Two debut features, the Uruguayan film Los tiburones / The Sharks by Lucía Garibaldi and the Mexican film Midnight Family by U.S.-born Luke Lorentzen, were the top winners at the 34th edition of the Guadalajara Film Festival, taking home five awards total between the two films. Both The Sharks and Midnight Family had had their world premiere at the Sundance Film Festival last January, where they were also were awarded: Garibaldi for Best Director in the World Cinema Narrative competition, and Lorentzen for Best Cinematography in the U.S. Documentary competition.
The Sharks—an engaging and provocative coming-of-age tale about tge 14-year-old Rosina , who lives in a quiet and small beach resort rumored to be plagued by sharks—was the winner of the Special Jury Prize in the Ibero-American fiction competition, while director Garibaldi was presented with the award for Best Screenplay, and protagonist Romina Bentancur shared the award for Best Actress.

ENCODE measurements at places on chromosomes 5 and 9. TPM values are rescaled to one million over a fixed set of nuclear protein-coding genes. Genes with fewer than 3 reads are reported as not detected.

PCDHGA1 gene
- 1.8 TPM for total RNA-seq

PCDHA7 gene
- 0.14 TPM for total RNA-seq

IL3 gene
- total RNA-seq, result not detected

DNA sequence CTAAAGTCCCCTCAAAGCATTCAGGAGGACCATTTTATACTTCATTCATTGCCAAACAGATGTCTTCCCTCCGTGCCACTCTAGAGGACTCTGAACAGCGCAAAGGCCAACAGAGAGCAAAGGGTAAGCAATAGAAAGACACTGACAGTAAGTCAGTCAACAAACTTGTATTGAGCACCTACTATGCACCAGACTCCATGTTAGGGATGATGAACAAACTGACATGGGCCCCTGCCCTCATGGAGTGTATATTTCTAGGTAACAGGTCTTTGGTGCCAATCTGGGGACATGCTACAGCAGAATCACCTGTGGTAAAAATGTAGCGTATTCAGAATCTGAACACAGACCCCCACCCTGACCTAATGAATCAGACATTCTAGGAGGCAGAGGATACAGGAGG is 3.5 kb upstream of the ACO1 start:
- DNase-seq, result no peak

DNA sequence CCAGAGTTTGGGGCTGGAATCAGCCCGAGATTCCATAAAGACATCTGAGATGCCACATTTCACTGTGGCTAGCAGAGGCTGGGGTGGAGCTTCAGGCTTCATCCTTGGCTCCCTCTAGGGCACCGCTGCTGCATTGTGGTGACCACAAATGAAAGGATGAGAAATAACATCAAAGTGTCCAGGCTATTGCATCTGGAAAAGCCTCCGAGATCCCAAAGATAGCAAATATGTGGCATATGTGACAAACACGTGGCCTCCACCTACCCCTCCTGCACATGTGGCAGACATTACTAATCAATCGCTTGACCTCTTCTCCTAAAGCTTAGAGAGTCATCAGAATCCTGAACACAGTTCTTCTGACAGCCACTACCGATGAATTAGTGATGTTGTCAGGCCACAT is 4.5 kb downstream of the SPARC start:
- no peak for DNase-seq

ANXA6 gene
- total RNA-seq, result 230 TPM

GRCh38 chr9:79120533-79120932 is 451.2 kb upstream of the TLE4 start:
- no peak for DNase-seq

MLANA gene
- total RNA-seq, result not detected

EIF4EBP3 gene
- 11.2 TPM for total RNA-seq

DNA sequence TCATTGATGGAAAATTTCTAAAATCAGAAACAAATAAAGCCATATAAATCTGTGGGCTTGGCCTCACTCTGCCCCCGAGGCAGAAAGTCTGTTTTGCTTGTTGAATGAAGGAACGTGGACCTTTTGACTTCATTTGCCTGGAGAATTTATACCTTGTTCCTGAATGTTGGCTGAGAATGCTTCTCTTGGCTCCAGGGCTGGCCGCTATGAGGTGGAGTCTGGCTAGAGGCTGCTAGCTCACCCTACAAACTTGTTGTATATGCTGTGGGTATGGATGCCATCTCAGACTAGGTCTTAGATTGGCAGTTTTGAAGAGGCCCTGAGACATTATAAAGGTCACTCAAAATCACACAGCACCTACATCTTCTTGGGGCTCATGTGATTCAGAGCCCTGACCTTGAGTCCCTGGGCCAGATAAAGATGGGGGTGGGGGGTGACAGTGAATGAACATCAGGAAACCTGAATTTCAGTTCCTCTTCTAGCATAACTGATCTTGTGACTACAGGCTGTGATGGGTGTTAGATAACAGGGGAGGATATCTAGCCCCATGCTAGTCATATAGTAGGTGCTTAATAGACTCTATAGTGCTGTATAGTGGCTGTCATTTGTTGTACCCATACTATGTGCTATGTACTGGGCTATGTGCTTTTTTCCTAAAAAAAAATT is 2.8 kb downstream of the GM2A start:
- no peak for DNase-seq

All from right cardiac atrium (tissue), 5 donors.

The documentary film Midnight Family was the winner of the Mezcal Award for Best Mexican film, and Lorentzen received the award for Best Director in the national competition. The film follows the Ochoa family that runs a private ambulance in Mexico City, and as they try to make a living in this cutthroat industry, they struggle to keep their financial needs from compromising the people in their care.
Other winners include Brazilian film Cine Morocco by Ricardo Calil for Best Documentary, Argentine Dario Grandinetti for Best Actor for his role in Benjamín Naishtat’s Rojo, Luis Armando Arteaga for Best Cinematography for Jayro Bustamante’s Temblores / Tremors, and the Guatemalan film La asfixia by Ana Isabel Bustamante, which received the Special Jury Prize in the documentary competition. Acelo Ruiz Villanueva’s Oblatos, el vuelo que surcó la noche was the winner of the Audience Award and also received a Special Mention in the Mexican competition.
The 34th edition of the Guadalajara International Film Festival took place March 8 - 15 in Mexico.